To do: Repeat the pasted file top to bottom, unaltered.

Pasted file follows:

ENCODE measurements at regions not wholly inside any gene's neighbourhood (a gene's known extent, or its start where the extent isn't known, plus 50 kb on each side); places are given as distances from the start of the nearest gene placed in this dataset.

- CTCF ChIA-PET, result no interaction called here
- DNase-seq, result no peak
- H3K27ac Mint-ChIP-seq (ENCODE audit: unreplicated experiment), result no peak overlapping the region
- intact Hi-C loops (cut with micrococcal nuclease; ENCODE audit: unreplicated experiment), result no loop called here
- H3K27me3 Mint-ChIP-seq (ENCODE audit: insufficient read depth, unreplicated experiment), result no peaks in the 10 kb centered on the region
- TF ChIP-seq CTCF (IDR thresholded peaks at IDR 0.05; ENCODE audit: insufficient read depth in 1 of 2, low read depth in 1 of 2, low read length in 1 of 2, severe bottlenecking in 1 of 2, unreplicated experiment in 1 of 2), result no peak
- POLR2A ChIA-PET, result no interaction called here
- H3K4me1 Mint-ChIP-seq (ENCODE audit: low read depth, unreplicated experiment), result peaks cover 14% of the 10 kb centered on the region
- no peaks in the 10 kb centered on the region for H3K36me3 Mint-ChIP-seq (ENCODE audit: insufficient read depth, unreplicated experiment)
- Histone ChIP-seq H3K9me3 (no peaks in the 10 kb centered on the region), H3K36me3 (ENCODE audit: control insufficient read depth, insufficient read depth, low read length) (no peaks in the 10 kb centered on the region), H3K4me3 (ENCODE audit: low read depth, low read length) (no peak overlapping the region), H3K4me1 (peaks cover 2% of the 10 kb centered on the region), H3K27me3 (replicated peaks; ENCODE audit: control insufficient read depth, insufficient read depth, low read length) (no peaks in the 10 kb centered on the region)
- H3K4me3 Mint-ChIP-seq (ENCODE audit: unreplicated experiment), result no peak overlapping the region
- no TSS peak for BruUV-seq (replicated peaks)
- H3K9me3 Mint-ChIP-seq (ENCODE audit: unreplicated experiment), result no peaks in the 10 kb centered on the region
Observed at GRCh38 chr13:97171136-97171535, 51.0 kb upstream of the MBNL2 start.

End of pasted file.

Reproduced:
ENCODE measurements at regions not wholly inside any gene's neighbourhood (a gene's known extent, or its start where the extent isn't known, plus 50 kb on each side); places are given as distances from the start of the nearest gene placed in this dataset.

- CTCF ChIA-PET, result no interaction called here
- DNase-seq, result no peak
- H3K27ac Mint-ChIP-seq (ENCODE audit: unreplicated experiment), result no peak overlapping the region
- intact Hi-C loops (cut with micrococcal nuclease; ENCODE audit: unreplicated experiment), result no loop called here
- H3K27me3 Mint-ChIP-seq (ENCODE audit: insufficient read depth, unreplicated experiment), result no peaks in the 10 kb centered on the region
- TF ChIP-seq CTCF (IDR thresholded peaks at IDR 0.05; ENCODE audit: insufficient read depth in 1 of 2, low read depth in 1 of 2, low read length in 1 of 2, severe bottlenecking in 1 of 2, unreplicated experiment in 1 of 2), result no peak
- POLR2A ChIA-PET, result no interaction called here
- H3K4me1 Mint-ChIP-seq (ENCODE audit: low read depth, unreplicated experiment), result peaks cover 14% of the 10 kb centered on the region
- no peaks in the 10 kb centered on the region for H3K36me3 Mint-ChIP-seq (ENCODE audit: insufficient read depth, unreplicated experiment)
- Histone ChIP-seq H3K9me3 (no peaks in the 10 kb centered on the region), H3K36me3 (ENCODE audit: control insufficient read depth, insufficient read depth, low read length) (no peaks in the 10 kb centered on the region), H3K4me3 (ENCODE audit: low read depth, low read length) (no peak overlapping the region), H3K4me1 (peaks cover 2% of the 10 kb centered on the region), H3K27me3 (replicated peaks; ENCODE audit: control insufficient read depth, insufficient read depth, low read length) (no peaks in the 10 kb centered on the region)
- H3K4me3 Mint-ChIP-seq (ENCODE audit: unreplicated experiment), result no peak overlapping the region
- no TSS peak for BruUV-seq (replicated peaks)
- H3K9me3 Mint-ChIP-seq (ENCODE audit: unreplicated experiment), result no peaks in the 10 kb centered on the region
Observed at GRCh38 chr13:97171136-97171535, 51.0 kb upstream of the MBNL2 start.